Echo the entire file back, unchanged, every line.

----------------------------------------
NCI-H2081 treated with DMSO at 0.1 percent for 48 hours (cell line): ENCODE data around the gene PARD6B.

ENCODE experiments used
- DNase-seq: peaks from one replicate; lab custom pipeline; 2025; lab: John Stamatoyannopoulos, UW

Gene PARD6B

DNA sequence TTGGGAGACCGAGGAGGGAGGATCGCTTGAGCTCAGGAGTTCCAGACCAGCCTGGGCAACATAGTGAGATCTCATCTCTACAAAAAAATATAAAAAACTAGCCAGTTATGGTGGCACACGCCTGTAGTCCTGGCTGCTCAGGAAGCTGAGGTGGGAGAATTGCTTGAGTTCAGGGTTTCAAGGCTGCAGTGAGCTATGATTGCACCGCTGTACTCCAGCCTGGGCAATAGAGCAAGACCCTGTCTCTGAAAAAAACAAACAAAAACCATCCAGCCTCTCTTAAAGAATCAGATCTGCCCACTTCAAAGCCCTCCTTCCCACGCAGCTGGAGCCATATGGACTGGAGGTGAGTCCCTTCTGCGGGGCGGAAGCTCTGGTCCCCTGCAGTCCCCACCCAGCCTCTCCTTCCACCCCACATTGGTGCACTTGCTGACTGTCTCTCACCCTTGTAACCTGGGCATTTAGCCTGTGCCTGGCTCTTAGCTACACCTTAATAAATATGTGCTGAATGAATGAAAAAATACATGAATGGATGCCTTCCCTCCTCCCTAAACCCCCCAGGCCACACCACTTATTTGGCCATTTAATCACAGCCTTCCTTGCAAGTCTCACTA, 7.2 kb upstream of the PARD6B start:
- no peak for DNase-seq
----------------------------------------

NCI-H2081 treated with DMSO at 0.1 percent for 48 hours (cell line): ENCODE data around the gene PARD6B.

ENCODE experiments used
- DNase-seq: peaks from one replicate; lab custom pipeline; 2025; lab: John Stamatoyannopoulos, UW

Gene PARD6B

DNA sequence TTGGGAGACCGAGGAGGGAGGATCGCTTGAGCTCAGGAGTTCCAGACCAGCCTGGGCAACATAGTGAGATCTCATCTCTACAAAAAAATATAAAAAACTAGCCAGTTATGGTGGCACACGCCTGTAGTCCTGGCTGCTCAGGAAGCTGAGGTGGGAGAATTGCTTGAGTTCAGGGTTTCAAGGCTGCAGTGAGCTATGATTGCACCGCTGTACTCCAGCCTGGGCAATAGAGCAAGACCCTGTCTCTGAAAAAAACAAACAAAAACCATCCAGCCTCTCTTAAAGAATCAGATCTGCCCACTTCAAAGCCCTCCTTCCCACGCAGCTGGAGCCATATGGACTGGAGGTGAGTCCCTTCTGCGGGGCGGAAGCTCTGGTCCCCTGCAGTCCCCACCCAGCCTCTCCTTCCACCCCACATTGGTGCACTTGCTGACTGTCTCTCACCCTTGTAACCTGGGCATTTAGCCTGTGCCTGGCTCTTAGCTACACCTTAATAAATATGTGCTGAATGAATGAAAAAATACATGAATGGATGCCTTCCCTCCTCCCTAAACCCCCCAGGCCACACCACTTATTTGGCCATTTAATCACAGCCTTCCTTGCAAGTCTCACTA, 7.2 kb upstream of the PARD6B start:
- no peak for DNase-seq